Studies have suggested that plant growth can be influenced by sound and that they respond to wind and touch; in fact, they have “between fifteen and twenty distinct senses, including analogues of our five: smell and taste (they sense and respond to chemicals in the air or on their bodies); sight (they react differently to various wavelengths of light as well as to shadow); touch (a vine or a root ‘knows’ when it encounters a solid object)” and, as recently discovered, sound: plants respond to the sounds that caterpillars make when eating plants by unleashing defenses against the predator. It’s been known for some time that some plants, when a predator such as a caterpillar attacks them, emit a chemical distress signal that the caterpillar’s predator, a predatory wasp, follows to the plant. And it may even be that plants have a kind of memory and can learn from experience (see the mimosa experiment mentioned here).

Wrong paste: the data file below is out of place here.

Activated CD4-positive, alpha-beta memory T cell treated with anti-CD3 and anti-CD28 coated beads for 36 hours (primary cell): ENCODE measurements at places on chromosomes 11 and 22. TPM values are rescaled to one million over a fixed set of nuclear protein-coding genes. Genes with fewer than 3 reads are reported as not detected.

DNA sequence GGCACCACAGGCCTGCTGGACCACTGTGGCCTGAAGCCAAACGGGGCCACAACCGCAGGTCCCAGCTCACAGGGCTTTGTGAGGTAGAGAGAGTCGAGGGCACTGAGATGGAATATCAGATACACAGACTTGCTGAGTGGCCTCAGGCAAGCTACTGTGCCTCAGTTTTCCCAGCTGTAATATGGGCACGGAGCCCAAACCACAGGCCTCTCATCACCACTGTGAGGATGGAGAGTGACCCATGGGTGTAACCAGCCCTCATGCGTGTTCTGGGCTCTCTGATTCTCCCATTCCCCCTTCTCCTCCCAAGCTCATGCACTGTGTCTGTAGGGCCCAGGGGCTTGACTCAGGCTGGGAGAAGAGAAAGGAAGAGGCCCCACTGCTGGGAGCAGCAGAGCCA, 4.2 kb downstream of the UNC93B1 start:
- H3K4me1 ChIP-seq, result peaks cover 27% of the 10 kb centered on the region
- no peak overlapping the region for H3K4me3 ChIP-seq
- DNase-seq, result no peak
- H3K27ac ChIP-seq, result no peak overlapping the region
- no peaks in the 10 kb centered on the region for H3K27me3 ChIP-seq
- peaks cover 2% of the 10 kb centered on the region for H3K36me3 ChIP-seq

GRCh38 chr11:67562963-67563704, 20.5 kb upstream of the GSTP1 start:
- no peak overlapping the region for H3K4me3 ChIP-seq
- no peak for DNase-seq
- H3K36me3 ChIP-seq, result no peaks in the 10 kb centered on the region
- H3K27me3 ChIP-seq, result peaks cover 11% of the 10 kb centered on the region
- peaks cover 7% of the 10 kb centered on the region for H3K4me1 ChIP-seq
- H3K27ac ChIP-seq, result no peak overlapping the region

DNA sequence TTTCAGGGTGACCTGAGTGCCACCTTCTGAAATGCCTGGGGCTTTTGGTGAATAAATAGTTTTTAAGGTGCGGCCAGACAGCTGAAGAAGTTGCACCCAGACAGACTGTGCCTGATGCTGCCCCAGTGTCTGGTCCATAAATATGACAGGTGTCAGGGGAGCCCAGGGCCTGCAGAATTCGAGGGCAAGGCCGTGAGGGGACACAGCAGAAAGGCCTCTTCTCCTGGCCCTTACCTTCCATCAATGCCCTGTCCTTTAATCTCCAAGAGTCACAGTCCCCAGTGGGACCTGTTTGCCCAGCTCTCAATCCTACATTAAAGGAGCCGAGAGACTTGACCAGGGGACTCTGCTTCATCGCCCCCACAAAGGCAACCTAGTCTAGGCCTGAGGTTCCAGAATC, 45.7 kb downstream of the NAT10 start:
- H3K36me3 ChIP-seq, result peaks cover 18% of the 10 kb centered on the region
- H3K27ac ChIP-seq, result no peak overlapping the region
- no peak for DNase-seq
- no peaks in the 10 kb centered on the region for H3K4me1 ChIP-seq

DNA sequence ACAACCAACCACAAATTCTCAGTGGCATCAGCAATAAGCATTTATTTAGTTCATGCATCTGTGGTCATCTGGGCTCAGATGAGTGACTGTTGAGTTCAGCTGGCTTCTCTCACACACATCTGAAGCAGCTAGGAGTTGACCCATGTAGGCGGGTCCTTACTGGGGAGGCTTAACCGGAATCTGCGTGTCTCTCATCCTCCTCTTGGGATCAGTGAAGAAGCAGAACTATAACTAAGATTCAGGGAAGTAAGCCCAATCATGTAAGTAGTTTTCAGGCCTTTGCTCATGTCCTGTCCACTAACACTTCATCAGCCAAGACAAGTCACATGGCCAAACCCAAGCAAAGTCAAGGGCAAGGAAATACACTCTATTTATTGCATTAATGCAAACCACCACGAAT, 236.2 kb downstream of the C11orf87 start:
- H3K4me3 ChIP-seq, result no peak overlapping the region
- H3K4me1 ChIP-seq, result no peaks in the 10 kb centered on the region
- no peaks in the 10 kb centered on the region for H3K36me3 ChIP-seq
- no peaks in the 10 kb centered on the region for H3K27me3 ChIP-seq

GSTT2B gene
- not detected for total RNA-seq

Whether plants exhibit what we would consider learning, consciousness, and intelligence (does intelligence require an organic or physical brain, or is it basically the ability to solve problems?), or whether it’s all done by chemical and electrical pathways is still in question, but it’s clear that they actively sense and respond to their surroundings.

Sometimes when I wander the garden, I like to think about what the plant senses:

 

Brush-footed butterflies, using their two tiny, bristly front legs to smell and taste the nectar —